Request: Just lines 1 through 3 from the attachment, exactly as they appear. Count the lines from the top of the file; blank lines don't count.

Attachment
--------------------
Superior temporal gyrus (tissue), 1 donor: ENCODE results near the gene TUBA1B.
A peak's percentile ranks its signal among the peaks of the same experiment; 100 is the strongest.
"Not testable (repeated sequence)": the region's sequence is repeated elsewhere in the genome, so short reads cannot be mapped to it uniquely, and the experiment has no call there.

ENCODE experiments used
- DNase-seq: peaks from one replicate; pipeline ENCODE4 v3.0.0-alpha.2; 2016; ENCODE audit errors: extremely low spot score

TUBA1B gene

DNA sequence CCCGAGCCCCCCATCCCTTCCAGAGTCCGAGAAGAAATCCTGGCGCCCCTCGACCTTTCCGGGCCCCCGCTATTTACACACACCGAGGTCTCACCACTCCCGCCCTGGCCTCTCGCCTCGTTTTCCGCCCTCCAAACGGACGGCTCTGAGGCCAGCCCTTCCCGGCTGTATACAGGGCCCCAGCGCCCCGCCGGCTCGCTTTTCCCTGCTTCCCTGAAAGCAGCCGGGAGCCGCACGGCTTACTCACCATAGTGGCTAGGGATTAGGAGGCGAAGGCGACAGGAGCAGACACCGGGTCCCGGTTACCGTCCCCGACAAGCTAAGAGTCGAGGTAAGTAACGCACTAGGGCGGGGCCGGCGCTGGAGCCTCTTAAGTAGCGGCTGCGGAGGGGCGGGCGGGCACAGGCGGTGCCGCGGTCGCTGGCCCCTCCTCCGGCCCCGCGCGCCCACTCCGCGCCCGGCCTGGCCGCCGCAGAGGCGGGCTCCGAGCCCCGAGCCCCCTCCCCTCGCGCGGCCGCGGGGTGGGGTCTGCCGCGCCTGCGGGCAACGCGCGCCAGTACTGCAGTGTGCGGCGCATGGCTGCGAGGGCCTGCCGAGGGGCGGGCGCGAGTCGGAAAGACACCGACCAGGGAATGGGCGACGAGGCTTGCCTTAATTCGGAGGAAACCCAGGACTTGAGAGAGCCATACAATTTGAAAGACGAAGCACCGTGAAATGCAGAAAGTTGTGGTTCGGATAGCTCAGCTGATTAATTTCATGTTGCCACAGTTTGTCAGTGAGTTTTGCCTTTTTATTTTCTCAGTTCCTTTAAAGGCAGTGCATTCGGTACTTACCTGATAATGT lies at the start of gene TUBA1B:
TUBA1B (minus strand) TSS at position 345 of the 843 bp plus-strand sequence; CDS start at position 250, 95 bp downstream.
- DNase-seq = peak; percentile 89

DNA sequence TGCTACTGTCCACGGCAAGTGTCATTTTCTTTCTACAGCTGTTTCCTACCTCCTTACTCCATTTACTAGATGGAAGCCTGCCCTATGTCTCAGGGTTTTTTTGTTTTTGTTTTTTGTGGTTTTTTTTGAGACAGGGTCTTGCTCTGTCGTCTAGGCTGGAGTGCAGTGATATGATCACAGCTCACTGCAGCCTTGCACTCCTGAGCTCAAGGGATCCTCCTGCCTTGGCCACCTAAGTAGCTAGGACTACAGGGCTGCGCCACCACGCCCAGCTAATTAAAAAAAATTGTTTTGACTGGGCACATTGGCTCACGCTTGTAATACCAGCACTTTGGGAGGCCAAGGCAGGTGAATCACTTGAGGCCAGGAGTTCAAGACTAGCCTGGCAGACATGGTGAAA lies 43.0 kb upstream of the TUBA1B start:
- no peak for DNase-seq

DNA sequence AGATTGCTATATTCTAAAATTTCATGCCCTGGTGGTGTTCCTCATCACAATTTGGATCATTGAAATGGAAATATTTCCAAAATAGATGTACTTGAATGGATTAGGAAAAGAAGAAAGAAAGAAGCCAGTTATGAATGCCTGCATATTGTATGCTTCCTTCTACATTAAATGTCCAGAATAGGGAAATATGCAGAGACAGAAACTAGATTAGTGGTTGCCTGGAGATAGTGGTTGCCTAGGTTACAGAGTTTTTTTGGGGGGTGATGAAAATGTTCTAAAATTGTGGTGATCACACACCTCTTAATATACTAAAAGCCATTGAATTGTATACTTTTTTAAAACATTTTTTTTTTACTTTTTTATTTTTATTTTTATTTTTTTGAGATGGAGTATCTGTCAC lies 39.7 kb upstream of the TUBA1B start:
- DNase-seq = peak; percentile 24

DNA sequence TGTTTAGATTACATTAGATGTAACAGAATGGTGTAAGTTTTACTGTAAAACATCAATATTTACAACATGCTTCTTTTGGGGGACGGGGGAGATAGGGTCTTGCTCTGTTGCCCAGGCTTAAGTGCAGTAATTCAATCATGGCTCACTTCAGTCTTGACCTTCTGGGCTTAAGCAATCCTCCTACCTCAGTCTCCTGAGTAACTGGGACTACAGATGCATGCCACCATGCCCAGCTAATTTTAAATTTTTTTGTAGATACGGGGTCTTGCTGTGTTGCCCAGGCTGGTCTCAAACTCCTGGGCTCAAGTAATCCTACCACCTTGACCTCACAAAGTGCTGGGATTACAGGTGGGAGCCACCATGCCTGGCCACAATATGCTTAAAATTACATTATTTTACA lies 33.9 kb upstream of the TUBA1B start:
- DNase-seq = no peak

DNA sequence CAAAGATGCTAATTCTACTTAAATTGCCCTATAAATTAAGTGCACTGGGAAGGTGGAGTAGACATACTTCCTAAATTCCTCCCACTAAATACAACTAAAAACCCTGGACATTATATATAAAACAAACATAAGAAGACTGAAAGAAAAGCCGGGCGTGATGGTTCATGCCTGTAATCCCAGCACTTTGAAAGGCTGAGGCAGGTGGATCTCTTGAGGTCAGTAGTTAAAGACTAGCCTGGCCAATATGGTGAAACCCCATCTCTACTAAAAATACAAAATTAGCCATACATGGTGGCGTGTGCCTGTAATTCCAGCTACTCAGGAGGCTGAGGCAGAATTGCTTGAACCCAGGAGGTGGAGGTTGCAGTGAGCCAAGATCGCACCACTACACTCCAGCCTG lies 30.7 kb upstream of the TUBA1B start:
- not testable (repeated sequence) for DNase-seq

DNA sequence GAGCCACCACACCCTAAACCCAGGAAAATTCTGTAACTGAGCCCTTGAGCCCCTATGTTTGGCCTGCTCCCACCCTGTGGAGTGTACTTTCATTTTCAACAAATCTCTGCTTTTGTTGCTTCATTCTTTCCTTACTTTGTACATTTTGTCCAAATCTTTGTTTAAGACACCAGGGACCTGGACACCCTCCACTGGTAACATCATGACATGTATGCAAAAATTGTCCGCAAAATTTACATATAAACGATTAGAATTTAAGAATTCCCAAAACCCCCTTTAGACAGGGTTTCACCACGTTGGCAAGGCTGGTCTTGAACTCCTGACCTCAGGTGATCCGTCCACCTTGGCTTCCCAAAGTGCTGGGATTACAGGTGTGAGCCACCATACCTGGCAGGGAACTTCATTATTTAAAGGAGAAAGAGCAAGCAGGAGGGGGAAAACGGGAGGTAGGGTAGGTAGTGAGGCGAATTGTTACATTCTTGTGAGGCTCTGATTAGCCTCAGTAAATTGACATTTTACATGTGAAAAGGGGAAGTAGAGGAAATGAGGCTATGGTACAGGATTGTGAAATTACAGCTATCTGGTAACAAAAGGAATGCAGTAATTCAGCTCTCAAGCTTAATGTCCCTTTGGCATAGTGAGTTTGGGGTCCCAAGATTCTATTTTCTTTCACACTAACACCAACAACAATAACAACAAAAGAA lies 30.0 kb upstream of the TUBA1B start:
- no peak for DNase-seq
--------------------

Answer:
Superior temporal gyrus (tissue), 1 donor: ENCODE results near the gene TUBA1B.
A peak's percentile ranks its signal among the peaks of the same experiment; 100 is the strongest.
"Not testable (repeated sequence)": the region's sequence is repeated elsewhere in the genome, so short reads cannot be mapped to it uniquely, and the experiment has no call there.